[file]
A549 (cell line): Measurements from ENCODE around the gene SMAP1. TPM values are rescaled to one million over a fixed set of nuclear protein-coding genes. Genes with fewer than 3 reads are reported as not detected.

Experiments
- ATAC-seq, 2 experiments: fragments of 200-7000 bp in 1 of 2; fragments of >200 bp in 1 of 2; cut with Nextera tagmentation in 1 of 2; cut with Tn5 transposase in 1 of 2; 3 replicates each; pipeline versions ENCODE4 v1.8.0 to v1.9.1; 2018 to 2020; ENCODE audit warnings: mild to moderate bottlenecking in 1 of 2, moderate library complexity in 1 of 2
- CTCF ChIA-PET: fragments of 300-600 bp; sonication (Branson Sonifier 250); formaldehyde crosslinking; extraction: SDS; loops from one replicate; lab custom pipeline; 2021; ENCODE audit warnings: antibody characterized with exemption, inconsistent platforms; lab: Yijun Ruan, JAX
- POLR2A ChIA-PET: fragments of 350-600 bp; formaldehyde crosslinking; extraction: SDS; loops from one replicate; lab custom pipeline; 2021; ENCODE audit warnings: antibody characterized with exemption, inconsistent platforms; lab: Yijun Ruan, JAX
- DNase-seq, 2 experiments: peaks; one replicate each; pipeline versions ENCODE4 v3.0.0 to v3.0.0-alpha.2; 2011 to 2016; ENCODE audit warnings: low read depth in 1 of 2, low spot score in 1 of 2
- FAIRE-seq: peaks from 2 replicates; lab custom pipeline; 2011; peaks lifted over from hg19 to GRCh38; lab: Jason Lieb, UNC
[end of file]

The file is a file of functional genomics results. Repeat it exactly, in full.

A549 (cell line): Measurements from ENCODE around the gene SMAP1. TPM values are rescaled to one million over a fixed set of nuclear protein-coding genes. Genes with fewer than 3 reads are reported as not detected.

Experiments
- ATAC-seq, 2 experiments: fragments of 200-7000 bp in 1 of 2; fragments of >200 bp in 1 of 2; cut with Nextera tagmentation in 1 of 2; cut with Tn5 transposase in 1 of 2; 3 replicates each; pipeline versions ENCODE4 v1.8.0 to v1.9.1; 2018 to 2020; ENCODE audit warnings: mild to moderate bottlenecking in 1 of 2, moderate library complexity in 1 of 2
- CTCF ChIA-PET: fragments of 300-600 bp; sonication (Branson Sonifier 250); formaldehyde crosslinking; extraction: SDS; loops from one replicate; lab custom pipeline; 2021; ENCODE audit warnings: antibody characterized with exemption, inconsistent platforms; lab: Yijun Ruan, JAX
- POLR2A ChIA-PET: fragments of 350-600 bp; formaldehyde crosslinking; extraction: SDS; loops from one replicate; lab custom pipeline; 2021; ENCODE audit warnings: antibody characterized with exemption, inconsistent platforms; lab: Yijun Ruan, JAX
- DNase-seq, 2 experiments: peaks; one replicate each; pipeline versions ENCODE4 v3.0.0 to v3.0.0-alpha.2; 2011 to 2016; ENCODE audit warnings: low read depth in 1 of 2, low spot score in 1 of 2
- FAIRE-seq: peaks from 2 replicates; lab custom pipeline; 2011; peaks lifted over from hg19 to GRCh38; lab: Jason Lieb, UNC